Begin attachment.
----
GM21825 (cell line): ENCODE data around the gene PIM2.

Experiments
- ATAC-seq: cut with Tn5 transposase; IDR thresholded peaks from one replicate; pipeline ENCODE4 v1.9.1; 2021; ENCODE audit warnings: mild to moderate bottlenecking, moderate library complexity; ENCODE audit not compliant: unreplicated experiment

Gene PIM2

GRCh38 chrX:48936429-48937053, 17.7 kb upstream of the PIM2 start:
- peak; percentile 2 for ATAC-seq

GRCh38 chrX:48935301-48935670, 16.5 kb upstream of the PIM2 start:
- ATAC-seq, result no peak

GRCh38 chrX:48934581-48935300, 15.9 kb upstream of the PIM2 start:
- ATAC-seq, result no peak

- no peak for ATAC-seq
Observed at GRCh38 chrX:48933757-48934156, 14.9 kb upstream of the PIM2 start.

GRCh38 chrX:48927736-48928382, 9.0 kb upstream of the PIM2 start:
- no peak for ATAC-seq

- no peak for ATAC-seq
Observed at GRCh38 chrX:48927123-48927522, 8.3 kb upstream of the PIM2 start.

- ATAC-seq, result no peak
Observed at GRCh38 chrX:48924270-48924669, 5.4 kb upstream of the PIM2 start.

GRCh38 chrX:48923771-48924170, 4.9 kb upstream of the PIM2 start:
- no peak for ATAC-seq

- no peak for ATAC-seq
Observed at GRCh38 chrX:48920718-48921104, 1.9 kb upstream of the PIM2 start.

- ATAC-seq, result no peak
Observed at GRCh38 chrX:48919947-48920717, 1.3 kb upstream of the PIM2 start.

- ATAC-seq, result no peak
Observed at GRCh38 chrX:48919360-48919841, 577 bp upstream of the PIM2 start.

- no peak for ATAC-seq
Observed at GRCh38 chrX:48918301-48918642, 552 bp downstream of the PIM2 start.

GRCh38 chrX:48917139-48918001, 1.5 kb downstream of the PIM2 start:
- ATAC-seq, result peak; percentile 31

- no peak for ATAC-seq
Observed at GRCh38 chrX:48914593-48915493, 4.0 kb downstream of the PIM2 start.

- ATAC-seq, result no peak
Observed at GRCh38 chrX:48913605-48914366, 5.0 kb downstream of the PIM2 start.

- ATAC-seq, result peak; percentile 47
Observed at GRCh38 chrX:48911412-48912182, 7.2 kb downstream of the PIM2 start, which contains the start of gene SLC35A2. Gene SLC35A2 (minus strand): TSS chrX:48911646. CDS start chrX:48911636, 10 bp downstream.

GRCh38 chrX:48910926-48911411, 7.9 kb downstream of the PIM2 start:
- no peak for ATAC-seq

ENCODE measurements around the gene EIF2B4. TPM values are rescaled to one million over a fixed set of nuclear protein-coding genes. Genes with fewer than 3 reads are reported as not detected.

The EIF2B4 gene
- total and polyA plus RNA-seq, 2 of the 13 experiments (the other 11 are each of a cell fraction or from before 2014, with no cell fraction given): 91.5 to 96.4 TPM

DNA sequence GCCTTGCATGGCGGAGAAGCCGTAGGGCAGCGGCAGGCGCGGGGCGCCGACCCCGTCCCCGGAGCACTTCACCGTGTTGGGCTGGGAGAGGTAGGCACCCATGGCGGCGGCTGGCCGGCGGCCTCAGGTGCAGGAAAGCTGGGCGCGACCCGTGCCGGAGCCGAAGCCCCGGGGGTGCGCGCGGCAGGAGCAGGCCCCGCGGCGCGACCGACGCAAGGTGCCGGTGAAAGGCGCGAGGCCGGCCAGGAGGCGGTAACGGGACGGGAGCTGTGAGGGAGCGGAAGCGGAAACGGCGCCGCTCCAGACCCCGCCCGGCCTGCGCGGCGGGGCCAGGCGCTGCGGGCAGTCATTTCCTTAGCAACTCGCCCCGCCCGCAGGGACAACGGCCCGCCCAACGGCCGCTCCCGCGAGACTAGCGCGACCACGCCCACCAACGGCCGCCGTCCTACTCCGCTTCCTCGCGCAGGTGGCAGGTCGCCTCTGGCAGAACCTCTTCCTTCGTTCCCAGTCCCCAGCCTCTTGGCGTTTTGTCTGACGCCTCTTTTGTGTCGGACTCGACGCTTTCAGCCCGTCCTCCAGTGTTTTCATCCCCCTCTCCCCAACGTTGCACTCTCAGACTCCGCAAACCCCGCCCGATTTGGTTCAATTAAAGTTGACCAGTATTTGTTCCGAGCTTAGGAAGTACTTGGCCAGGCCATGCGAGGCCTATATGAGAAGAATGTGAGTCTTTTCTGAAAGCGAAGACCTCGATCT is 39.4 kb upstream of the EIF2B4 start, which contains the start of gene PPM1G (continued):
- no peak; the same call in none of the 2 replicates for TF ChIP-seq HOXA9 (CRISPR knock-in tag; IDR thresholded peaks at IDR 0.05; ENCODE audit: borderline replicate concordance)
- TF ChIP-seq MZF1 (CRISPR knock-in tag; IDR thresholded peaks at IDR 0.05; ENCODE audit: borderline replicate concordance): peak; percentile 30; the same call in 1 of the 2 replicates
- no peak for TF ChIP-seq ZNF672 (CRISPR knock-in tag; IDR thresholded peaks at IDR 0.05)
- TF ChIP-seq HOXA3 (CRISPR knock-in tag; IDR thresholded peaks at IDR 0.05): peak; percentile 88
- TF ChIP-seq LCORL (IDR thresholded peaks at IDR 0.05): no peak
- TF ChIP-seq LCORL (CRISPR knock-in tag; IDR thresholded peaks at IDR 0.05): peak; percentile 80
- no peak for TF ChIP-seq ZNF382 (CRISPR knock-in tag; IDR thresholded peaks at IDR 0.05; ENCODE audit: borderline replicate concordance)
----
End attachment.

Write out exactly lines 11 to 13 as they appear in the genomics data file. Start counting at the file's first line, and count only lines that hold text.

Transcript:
- no peak for ATAC-seq
Observed at GRCh38 chrX:48933757-48934156, 14.9 kb upstream of the PIM2 start.

GRCh38 chrX:48927736-48928382, 9.0 kb upstream of the PIM2 start: